Gower Bibliography

Engendering Authority: Father and Daughter, State and Church in Gower's 'Tale of Constance' and Chaucer's 'Man of Law's Tale'.

Bullón-Fernández, María. "Engendering Authority: Father and Daughter, State and Church in Gower's 'Tale of Constance' and Chaucer's 'Man of Law's Tale'." In Re-visioning Gower. Ed. Yeager, R.F.. Ashville, NC: Pegasus Press, 1998, pp. 129-146.

Review

Bullón-Fernández examines the relation between clerical and lay authority in CA, using as her focus the tale of Constance, which she situates in the context of late medieval power struggles between kings and both popes and parliaments. Gower reduces the role of patriarchal ecclesiastical authorities in the tale, including that of the pope. In their place, he offers Constance. She is not only the daughter of the emperor, but figuratively also his wife (e.g. in providing him with an heir) and his mother (in the lines describing his reaction on being reunited with her, CA 2.1524-27), a "riddle" which recalls Mary's relationship with Christ and the Church's relationship with both God and the Christian community. Gower thus represents the church in a female figure, subordinate to and dependent upon lay masculine power. But he does not do so uncritically. Gower elsewhere uses father-daughter incest to condemn absolutist political power. The incestuous connotations in "Constance" offer a commentary on the pretensions of absolutism and "its fantasy of self-reproducing, in other words, incestuous, royal power" (p. 143). Thus at the same time that the tale supports lay claims to power (with regard to the church), it also suggests the need to delimit them (by implication with regard to parliamentary authority). [PN. Copyright The John Gower Society. JGN 18.1]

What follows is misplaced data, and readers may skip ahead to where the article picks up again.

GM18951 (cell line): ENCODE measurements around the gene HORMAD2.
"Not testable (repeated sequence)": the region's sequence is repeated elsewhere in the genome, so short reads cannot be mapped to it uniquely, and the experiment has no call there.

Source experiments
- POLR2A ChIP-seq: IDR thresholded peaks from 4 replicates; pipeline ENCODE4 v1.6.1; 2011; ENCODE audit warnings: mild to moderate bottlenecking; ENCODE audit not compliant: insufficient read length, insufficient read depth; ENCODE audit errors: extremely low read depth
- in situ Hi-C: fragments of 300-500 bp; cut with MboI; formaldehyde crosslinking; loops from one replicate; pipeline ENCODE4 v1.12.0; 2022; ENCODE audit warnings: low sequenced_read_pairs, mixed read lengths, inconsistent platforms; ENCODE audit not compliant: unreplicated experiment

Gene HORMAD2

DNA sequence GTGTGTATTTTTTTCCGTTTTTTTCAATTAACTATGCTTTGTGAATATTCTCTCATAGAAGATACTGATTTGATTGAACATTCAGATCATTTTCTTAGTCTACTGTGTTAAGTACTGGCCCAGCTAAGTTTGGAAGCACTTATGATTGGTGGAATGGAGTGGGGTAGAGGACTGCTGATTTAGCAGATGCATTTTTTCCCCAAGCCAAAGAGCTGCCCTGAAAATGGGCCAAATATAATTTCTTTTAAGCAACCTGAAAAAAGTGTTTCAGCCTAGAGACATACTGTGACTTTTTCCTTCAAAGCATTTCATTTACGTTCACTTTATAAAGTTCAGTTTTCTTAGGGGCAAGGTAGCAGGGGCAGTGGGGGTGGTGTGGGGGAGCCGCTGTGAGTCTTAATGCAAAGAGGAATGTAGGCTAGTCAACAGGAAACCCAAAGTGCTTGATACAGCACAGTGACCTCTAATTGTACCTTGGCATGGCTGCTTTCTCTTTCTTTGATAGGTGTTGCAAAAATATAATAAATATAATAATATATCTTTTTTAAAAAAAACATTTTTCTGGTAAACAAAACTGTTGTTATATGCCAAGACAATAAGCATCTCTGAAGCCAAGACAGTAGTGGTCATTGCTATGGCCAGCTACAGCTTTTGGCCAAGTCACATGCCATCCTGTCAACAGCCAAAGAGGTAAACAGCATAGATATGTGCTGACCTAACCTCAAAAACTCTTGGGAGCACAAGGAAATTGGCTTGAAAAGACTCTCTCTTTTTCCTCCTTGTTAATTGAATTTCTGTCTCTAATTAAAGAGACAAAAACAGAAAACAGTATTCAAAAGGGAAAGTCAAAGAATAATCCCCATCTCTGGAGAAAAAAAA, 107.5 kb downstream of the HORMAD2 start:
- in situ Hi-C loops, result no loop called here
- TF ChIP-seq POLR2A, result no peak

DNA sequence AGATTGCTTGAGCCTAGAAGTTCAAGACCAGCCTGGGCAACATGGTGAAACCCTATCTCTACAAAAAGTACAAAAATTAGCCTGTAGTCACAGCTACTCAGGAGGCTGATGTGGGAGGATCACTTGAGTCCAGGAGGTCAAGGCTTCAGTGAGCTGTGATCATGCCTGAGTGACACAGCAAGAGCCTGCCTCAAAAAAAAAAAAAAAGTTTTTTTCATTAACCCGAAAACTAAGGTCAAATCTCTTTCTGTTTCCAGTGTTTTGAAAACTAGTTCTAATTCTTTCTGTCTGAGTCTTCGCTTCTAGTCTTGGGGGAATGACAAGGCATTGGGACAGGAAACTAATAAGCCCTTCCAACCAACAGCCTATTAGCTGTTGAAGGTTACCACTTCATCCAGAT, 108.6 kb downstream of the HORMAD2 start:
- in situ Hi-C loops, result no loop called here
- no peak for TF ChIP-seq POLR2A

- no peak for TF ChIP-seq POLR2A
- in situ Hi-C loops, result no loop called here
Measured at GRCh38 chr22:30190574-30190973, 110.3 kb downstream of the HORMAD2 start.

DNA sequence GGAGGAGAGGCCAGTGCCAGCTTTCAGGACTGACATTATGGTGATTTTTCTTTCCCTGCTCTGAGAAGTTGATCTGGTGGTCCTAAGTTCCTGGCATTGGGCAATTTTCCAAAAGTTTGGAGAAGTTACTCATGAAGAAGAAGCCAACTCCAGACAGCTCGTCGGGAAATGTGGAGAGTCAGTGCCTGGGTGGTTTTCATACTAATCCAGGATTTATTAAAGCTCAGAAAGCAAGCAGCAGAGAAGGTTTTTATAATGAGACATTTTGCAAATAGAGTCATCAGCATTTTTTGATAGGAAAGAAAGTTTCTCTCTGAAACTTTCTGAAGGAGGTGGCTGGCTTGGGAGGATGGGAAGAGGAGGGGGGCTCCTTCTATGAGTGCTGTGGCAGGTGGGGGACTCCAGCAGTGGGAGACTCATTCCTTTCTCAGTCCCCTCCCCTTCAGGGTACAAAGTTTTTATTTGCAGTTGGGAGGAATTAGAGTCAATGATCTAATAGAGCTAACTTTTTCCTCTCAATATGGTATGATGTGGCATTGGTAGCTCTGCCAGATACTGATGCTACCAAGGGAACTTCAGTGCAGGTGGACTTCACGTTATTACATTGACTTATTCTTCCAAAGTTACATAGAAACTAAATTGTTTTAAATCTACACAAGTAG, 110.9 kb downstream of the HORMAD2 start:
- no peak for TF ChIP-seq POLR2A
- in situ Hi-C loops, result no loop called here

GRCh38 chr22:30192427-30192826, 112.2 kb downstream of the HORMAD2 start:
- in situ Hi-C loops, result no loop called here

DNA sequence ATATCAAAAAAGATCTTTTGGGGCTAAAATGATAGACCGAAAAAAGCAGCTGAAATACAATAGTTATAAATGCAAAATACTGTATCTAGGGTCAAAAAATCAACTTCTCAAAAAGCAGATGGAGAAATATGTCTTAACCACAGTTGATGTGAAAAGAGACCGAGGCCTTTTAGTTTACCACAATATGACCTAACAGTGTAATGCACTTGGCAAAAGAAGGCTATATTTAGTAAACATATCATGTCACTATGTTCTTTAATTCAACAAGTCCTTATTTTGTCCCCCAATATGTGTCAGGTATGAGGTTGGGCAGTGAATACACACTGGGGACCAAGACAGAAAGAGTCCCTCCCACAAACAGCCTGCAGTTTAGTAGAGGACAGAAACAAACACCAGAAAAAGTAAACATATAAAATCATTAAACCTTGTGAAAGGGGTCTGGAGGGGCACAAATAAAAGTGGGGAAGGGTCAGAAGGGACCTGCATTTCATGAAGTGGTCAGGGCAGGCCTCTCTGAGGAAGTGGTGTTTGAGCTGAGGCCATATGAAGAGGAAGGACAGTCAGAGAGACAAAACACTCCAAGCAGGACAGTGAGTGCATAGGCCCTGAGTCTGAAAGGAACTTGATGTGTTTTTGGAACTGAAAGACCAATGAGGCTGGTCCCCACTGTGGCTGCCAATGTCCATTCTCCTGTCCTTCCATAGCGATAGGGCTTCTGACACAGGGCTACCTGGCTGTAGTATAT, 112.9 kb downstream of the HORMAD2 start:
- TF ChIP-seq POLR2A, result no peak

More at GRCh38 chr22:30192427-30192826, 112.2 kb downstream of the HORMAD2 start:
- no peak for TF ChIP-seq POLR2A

Item Type:Book Section
Subjects:Sources, Analogues, and Literary Relations
Confessio Amantis

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